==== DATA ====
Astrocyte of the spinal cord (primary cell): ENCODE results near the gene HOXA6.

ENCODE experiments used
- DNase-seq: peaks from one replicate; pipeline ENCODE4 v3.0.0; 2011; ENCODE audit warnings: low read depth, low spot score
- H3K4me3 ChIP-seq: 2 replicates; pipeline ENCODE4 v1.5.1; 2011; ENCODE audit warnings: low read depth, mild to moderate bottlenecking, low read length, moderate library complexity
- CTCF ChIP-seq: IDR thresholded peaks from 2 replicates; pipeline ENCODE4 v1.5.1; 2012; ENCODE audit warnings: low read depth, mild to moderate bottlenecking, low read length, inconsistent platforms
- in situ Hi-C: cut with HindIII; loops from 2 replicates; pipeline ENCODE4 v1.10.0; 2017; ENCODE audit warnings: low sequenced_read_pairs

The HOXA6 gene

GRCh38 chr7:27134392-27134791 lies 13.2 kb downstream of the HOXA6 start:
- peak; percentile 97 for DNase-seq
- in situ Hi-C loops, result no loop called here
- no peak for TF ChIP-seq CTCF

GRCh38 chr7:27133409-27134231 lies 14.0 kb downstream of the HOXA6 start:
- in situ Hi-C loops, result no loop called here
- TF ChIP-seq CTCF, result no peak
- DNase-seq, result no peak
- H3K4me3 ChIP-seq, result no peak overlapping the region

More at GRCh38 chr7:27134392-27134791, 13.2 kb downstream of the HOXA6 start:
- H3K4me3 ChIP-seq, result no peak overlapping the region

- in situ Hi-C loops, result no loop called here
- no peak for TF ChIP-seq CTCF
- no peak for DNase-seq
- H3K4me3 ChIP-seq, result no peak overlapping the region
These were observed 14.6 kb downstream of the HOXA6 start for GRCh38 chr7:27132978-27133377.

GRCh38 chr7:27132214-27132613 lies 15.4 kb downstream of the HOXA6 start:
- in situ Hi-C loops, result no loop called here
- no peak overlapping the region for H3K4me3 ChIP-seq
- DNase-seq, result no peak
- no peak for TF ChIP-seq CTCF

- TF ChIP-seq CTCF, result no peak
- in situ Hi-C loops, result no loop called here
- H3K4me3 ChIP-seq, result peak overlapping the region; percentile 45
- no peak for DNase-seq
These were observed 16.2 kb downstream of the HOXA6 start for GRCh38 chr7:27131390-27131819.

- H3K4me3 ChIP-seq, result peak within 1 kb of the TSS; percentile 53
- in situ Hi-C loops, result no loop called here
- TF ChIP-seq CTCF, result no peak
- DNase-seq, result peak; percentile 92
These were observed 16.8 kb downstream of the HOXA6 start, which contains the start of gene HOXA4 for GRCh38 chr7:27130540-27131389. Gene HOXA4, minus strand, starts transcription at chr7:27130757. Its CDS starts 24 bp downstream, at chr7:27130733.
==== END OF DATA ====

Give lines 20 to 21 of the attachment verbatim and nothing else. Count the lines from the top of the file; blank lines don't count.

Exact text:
- no peak for TF ChIP-seq CTCF
- no peak for DNase-seq